Taken from

Love vs. Organization

By Hal Miller

In a recent dialogue about the issue of leadership, authority and organization, Frank Viola, author of Rethinking the Wineskin and Who is Your Covering? [NOTE: these two volumes are out of print, but they have been revised and combined in the newer book, “Reimagining Church]. observed, “I know a number of groups that have ‘tried’ to employ the New Testament model of leadership, especially in the 1970’s when this sort of thing was quite popular among charismatics, and many of them have found that it didn’t work.  Consequently, today, when New Testament church principles are brought to their attention, their response is usually: ‘Oh yea, we’ve already been through all that and it just doesn’t work.’”

In a related conversation, Robert Banks, recognized authority on home based churches,  said, “It does trouble me that, proportionally, [organization] comes up so often when, biblically speaking, it is not as central as certain other issues. For example, how often [do we discuss] what Paul says is the most central, enduring obligation we have in church, that is to ‘love’ one another?”

Keeping the Focus

I have concluded that these two comments are closely related to each other. Like Robert Banks, I’ve come increasingly to think that our penchant for wanting to get the organizational problem “right” represents a missed focus. The apostles’ admonition to the churches is, in general, “figure out how to love each other,” not “figure out how to get your organization right.”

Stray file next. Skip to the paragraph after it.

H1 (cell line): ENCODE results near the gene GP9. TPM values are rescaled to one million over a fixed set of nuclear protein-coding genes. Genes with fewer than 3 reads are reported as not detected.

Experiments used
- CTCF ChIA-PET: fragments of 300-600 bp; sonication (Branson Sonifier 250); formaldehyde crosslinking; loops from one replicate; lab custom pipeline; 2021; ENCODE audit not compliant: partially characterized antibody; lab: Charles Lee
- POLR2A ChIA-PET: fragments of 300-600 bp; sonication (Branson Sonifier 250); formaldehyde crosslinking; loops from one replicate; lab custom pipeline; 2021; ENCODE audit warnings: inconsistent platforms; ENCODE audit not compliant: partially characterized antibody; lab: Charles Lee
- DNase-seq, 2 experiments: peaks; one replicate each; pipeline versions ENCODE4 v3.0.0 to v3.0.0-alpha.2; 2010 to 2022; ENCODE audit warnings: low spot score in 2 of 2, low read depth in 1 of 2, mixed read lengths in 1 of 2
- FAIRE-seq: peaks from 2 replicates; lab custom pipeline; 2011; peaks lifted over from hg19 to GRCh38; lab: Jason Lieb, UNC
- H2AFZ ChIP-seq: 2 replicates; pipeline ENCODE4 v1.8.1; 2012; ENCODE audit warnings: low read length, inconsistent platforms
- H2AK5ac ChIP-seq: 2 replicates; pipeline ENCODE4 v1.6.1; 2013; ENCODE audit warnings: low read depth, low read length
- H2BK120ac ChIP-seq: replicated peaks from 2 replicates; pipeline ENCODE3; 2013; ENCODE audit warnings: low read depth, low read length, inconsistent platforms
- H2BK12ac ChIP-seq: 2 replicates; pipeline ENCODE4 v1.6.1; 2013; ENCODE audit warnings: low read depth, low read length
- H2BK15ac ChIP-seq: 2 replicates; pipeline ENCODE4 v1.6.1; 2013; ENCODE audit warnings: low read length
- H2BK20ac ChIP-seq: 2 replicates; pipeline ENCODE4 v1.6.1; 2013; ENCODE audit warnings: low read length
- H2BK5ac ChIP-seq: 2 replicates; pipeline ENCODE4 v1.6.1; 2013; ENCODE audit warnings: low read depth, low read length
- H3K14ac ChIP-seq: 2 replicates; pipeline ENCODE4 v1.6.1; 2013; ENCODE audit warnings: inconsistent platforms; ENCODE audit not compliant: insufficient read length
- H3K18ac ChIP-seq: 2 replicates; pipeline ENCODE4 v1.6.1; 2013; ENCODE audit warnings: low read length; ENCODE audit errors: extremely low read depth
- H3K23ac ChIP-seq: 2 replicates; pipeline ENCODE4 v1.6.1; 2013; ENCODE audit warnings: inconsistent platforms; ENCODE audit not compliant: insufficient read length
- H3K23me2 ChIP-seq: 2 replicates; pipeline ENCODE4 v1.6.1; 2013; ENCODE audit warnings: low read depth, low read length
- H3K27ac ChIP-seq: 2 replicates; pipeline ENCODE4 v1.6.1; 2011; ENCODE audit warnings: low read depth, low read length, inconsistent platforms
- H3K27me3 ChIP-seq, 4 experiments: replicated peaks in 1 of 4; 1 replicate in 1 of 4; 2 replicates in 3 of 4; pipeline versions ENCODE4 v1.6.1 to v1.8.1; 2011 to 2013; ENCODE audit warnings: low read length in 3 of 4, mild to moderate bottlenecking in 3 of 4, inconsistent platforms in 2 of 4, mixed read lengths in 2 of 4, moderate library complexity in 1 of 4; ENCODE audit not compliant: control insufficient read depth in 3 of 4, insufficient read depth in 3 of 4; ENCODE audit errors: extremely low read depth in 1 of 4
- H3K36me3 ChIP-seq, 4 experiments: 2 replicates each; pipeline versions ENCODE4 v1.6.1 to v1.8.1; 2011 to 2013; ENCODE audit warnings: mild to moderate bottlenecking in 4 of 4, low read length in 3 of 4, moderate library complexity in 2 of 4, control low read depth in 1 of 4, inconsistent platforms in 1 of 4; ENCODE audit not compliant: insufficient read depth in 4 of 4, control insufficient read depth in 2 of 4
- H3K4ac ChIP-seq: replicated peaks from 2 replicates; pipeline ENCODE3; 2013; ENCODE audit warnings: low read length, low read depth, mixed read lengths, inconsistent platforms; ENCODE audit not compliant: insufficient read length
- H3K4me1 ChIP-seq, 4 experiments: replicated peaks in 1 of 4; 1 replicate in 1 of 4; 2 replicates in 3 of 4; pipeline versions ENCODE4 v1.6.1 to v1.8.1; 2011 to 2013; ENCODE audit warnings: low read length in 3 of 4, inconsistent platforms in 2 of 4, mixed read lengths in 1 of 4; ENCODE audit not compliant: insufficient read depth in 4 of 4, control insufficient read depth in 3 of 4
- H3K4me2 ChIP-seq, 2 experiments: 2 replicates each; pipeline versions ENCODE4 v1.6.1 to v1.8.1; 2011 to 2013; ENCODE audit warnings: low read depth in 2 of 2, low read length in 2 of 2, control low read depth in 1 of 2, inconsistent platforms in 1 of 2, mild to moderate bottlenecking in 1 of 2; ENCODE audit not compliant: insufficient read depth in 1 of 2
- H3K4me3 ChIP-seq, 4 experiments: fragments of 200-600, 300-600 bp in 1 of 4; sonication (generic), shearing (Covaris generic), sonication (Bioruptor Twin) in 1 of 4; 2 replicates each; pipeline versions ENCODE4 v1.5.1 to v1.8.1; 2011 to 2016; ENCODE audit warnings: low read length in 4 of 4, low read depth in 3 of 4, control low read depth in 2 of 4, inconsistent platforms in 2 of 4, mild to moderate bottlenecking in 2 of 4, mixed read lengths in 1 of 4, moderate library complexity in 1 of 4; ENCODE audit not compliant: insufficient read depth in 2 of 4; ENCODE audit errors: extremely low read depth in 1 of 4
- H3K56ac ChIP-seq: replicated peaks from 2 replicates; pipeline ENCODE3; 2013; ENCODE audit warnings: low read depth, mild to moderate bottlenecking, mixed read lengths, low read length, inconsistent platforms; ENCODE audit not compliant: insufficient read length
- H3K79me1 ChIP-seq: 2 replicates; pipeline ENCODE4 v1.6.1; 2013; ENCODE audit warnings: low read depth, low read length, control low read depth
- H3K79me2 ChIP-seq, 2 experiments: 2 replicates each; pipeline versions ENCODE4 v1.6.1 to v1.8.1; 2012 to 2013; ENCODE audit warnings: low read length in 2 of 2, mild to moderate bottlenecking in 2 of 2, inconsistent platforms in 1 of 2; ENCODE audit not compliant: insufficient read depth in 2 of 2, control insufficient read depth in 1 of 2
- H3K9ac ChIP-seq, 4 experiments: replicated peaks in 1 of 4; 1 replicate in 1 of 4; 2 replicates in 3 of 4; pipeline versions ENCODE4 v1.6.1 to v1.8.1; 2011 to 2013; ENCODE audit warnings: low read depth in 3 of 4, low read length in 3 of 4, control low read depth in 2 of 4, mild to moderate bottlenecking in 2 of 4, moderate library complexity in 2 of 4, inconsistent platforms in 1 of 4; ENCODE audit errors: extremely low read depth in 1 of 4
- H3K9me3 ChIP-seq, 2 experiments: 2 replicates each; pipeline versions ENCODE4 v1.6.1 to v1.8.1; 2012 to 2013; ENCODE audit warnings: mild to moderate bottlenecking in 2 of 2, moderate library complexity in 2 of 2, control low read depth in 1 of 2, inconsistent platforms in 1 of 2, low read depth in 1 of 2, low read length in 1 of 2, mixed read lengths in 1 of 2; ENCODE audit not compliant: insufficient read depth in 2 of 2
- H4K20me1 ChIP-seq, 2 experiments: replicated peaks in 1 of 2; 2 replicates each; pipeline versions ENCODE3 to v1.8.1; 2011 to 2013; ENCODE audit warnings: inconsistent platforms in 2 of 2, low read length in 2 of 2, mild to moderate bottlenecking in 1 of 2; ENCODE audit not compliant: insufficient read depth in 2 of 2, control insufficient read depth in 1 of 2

Getting your organization right (and I would include here discussions of spiritual authority, church government, apostolic succession, papal infallibility, and a raft of other topics which depend on your denominational heritage) simply isn’t that important compared with figuring out how to love each other.

More importantly, those get-the-organization-right concerns end up sapping the energy that should go into worrying how to concretely love, and blurring the focus that we should give to learning to serve each other. That’s not a necessary thing, but it is a reality.

I suspect that this is one of the underlying reasons for the failures Frank Viola and others observe. Many champions of so-called “New Testament models” have been so focused on getting the organization right that they have missed the fact that a church unfocused on loving simply isn’t one. It isn’t one even if it exactly replicates some putative “New Testament model” of government or church organization. And churches that aren’t [focused on loving] don’t usually work for long.

In considering issues of organization, I believe two things need to be considered at the outset:

#1: What actual “cash value” will any conclusions have for the core business of the church, that is, loving? In other words, if we happen to get the organizational problem right, what good does it do us in our core mission?

#2: What do we lose if we fail to get the organizational problem right? This is more than just the same question flipped ’round. Here, the issue is: if I worry myself thoroughly about loving, and continue in the same pathetic, unbiblical, corrupt church government that I always have, what have I lost? Not in abstract terms, but concretely and specifically, as I’m walking with these others in my home church.